As a fan of anything scary and monsters of every kind, I used to love watching Creature Feature as a kid. So I thought I'd honor the old show by naming a new feature of my blog for it. If you’ve been reading the blog, you already know that I love animals. Before digital cameras, every role of film I shot had at least one photo (and usually many) of seemingly nothing in particular, unless you looked really really closely and were able to discern whatever critter I had focused my lens upon. I’ve gotten much better with digital, since you can take fifty pictures to get one good one, then zoom in and crop photos on the computer. And now that I’ve got an underwater digital camera, every snorkeling trip is an opportunity to practice both my breath-holding and photo-taking skills. So every Friday, I’ll run a picture of an animal that I’ve found beautiful, ugly, or in some way intriguing. My first creature will be one that’s not exotic or fancy, but is ubiquitous to all the islands we’ve visited…the chicken. OK, it's a rooster, but overall it's still a chicken. This particularly fine fellow was scratching in the sand with his family in Hope Town, Abacos, in the Bahamas. But don't worry, we'll get more interesting and informative.
Friday, November 30, 2012
Wednesday, November 21, 2012
Well, we’re back to hanging with the big boys and girls. There are several mega-yachts here in St. Thomas, and I’m sure more will be arriving as the season progresses. You could probably fit half a dozen Mr Macs into the slips designed for these guys. Here’s a couple of pictures of Helios, a 148' yacht (with five spreaders on that 171' mast!), which briefly anchored near us before heading into the marina. You can’t tell from the picture, but the hull is a beautiful maroon color. Pretty boat. You can see more details about her here.
Sunday, November 18, 2012
|As the sun goes down...|
|...the cruise ships light up|
Anchored here in Charlotte Amalie, St. Thomas, we have front-row seats for the daily dance of the way-too-humungous-to-even-be-floating cruise ships. They arrive in the morning and depart in the evening. What’s truly amazing is watching them maneuver their way off the dock. The boaters anchored next to the channel must have nerves of steel, because I really wouldn’t feel comfortable being so close when one of those behemoths BACKS OUT into the main harbor before turning to head offshore.
Thursday, November 15, 2012
I nearly dropped as we walked down the aisle in the nearby Pueblo market here in Charlotte Amalie, St. Thomas. Milk! Big, beautiful gallon jugs of it! I was so excited, because we haven’t seen gallons of fresh milk since we left the states. And I looove milk! Even though I’ve extolled the convenience of UHT milk, there’s nothing like fresh for drinking. Even at $6 per gallon, I had to have one. An indulgence, you might say, and a pretty harmless one at that. So when we got back to the boat, I opened up the jug, filled a big wine glass and, before I had a chance to take a picture of the dew-glazed vessel, took a sip. Actually, it was more than a sip – a gulp that nearly emptied the glass. I enjoyed what little was left with a couple of ginger cookies, my sister Linda’s recipe. I think I’m going to get another gallon next week.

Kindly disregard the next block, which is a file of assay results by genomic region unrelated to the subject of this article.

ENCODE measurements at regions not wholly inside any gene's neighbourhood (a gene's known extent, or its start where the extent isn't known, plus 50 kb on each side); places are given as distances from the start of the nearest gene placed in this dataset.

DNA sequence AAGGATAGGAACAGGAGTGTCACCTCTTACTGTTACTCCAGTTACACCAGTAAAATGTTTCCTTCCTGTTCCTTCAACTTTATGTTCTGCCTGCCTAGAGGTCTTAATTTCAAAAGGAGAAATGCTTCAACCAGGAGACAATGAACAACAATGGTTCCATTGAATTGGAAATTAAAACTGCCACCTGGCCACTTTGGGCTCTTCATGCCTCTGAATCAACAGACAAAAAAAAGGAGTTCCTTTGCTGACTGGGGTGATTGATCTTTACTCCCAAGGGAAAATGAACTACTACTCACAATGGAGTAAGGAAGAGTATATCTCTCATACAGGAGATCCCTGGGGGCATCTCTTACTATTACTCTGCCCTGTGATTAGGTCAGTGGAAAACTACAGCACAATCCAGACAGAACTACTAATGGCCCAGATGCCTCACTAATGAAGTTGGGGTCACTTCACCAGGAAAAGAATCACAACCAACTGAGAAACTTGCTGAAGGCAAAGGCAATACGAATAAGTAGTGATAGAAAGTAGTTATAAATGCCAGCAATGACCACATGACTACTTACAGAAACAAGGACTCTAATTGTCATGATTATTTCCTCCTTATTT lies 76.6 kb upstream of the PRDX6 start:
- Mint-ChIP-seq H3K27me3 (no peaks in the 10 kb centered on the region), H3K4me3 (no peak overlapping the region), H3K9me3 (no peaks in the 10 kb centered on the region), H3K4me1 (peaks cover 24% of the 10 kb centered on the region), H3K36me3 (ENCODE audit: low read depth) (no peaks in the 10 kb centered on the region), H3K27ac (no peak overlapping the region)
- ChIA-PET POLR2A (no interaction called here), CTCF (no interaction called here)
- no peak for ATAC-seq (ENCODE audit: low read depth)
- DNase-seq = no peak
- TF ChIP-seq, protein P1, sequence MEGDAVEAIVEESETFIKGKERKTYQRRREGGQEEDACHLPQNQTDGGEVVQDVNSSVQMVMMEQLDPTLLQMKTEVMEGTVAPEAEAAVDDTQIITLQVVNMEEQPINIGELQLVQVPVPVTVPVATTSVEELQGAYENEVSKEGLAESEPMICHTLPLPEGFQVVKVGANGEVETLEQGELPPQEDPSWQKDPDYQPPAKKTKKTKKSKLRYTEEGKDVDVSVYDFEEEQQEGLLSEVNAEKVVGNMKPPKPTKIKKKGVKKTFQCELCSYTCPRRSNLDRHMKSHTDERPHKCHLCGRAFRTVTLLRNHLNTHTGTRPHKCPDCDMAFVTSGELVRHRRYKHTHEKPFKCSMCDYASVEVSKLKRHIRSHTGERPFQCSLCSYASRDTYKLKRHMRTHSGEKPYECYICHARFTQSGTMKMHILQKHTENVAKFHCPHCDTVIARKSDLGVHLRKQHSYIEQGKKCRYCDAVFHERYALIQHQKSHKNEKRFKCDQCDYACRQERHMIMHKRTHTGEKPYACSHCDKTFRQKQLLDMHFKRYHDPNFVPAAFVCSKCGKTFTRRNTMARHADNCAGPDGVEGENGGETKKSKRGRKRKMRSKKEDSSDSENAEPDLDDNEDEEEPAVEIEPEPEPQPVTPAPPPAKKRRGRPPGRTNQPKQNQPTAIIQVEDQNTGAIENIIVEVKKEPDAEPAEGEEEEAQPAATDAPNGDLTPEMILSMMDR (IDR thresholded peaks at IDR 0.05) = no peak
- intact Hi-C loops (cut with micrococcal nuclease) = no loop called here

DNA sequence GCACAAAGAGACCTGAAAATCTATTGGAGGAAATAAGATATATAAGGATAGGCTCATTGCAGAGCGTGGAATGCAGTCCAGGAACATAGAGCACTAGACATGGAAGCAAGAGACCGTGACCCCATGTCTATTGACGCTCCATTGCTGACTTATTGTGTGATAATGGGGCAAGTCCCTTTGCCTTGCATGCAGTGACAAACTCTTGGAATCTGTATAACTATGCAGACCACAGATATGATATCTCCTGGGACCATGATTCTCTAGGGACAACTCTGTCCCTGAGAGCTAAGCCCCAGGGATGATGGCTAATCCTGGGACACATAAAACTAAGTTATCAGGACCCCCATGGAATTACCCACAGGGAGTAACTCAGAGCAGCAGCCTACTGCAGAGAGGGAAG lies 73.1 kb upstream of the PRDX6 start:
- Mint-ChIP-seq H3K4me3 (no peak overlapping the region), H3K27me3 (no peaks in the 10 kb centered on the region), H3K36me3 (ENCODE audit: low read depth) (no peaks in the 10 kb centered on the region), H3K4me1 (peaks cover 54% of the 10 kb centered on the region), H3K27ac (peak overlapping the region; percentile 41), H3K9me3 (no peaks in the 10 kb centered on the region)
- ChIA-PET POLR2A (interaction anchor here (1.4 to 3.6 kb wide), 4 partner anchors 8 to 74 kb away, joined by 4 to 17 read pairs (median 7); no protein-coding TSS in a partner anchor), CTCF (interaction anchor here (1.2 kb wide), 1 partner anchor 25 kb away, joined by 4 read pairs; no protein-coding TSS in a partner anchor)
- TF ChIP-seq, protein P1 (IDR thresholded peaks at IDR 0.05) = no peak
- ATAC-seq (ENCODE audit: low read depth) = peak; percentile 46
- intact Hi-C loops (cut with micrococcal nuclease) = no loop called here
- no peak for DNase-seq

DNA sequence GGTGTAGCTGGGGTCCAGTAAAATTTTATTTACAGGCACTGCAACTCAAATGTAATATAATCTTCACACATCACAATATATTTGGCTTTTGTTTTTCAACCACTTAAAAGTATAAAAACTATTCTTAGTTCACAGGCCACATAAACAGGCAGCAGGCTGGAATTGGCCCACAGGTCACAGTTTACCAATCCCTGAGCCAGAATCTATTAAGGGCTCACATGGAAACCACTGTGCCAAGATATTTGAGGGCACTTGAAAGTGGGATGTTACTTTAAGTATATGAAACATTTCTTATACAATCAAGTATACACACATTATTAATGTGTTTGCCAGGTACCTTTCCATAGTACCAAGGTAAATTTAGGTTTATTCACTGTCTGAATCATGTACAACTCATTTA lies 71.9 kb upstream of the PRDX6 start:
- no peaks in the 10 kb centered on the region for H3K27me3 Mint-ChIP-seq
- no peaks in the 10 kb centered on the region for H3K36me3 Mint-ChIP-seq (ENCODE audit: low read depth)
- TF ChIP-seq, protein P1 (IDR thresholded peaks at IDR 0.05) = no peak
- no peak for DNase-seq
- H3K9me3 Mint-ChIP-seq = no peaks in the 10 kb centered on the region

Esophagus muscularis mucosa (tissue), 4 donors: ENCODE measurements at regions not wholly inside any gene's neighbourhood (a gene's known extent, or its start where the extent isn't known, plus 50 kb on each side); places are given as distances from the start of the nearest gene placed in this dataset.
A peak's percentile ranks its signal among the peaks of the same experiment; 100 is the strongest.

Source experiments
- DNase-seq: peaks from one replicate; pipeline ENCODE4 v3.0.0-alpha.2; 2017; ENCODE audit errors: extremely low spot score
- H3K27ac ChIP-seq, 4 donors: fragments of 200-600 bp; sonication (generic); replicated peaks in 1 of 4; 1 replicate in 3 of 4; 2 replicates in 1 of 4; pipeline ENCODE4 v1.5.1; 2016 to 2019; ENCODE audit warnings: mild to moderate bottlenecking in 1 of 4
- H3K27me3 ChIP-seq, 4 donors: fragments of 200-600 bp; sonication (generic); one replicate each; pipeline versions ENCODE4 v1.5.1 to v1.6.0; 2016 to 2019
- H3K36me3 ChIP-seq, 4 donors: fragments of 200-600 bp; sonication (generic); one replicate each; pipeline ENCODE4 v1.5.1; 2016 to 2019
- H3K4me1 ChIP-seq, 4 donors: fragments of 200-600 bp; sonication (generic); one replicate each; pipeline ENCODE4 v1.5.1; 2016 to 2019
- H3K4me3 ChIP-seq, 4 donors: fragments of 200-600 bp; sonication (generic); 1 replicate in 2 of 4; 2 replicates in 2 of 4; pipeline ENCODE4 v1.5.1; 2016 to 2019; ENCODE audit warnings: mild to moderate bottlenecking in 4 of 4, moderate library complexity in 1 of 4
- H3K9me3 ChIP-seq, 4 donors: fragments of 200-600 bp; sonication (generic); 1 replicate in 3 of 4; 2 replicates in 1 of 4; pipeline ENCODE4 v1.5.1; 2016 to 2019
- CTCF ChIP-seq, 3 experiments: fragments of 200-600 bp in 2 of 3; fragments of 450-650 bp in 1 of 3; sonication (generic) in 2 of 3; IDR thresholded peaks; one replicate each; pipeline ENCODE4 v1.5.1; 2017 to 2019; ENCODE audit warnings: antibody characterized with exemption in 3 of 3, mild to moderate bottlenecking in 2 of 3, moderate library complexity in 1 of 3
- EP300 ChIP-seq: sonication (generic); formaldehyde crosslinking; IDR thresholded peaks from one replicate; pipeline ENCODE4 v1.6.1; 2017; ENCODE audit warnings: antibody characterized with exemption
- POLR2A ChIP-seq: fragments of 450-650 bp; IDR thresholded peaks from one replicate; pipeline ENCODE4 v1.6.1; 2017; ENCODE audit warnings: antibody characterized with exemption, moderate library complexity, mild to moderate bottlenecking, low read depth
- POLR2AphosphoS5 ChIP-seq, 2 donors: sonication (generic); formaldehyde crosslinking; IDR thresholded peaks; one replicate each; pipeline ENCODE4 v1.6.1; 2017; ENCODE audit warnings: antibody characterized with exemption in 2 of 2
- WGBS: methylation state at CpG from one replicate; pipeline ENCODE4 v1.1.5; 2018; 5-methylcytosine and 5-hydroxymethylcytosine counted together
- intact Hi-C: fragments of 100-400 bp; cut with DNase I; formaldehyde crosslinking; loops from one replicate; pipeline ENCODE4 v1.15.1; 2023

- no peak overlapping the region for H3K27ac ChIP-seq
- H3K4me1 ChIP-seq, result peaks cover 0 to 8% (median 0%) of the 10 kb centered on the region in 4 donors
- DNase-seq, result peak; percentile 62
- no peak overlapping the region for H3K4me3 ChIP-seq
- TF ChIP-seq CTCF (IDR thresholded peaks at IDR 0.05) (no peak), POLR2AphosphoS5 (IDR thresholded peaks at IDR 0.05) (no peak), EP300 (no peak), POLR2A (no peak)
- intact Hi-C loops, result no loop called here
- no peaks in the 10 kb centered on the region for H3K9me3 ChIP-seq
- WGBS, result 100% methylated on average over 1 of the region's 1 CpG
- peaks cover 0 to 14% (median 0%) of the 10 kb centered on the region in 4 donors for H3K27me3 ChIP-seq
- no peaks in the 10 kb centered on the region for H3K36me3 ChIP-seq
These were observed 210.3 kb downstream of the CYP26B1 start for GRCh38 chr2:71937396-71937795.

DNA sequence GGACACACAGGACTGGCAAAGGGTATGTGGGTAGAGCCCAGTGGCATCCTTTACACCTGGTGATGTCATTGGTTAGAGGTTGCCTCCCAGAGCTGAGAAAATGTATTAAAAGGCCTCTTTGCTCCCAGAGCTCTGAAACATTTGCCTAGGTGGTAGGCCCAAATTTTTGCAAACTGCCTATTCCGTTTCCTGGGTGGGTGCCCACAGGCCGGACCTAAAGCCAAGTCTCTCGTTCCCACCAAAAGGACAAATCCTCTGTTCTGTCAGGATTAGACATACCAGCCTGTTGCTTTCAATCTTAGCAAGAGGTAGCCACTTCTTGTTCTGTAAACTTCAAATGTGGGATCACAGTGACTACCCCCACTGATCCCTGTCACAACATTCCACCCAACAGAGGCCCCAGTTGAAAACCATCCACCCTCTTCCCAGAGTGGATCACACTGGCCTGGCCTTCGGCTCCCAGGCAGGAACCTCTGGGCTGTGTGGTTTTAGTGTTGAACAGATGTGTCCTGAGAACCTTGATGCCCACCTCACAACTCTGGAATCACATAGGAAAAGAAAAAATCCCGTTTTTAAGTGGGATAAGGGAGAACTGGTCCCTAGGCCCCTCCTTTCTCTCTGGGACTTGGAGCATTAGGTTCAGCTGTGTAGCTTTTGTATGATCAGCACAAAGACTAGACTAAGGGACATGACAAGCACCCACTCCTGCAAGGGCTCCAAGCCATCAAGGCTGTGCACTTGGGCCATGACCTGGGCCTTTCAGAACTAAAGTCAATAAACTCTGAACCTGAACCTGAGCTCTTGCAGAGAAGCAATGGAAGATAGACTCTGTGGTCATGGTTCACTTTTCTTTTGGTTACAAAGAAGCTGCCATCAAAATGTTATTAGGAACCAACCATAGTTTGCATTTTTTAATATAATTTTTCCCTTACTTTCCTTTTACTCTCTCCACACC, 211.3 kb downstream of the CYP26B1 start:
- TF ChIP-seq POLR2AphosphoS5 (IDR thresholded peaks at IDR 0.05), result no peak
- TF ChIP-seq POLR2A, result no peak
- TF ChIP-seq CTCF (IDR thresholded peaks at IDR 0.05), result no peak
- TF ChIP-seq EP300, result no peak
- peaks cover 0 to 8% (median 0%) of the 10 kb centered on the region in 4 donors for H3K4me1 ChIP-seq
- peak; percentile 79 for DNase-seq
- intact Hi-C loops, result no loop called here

Tuesday, November 13, 2012
|Sunrise over Martinique|
|What a day for a sail!|
When traveling between distant islands, you hope that you’ll get at least some good conditions. Well, we couldn’t have asked for better during our recent passage from Martinique to St. Thomas in the U.S. Virgin Islands. We left Trois Islet about 1 am and arrived at Christmas Cove about 10 am two and a half days later. Winds ran 10-15 knots, give or take, from our aft starboard quarter, and we had the current behind us. We saw over seven knots sailing, and the seas were never uncomfortable. We kept expecting to pick up a large northerly swell, but it never materialized – the largest seas we had were when we crossed the Martinique and Dominica Passages, and they weren’t bad. While underway, we listened to the audiobook The Mauritius Command, by Patrick O’Brian. This series of books chronicles the adventures of Jack Aubrey and Stephen Maturin, captain and surgeon, respectively, on British naval ships during the Napoleonic war era. I can’t recommend them highly enough, but make sure you get the version narrated by Patrick Tull. The moon was full during our passage, and rose bright orange from the horizon after sunset. This was especially appropriate for the evening of October 31st, Halloween. Interestingly, every cloud formation that night was fantastic or grotesque, my mind (usually kind of weird anyway) undoubtedly influenced by the holiday.
|Rainbow as we approach St. Thomas|
Sunday, November 11, 2012
|View from Anse Mitan toward Fort de France and the north end of Martinique|
|Anse Mitan marina with shops and restaurants|
Anse Mitan is a village just around the peninsula from Trois-Îlets. It has an office for checking in and out of the country, which saves a trip to busy Fort de France across the bay. We did a little bit of grocery shopping, found wifi and a great lunch at the Restaurant La Marine, and enjoyed a walk along the sandy beach with a beautiful bay view. We even splurged and got ice creams to use up our euros. Nice!
|Essential shopping in the French islands!|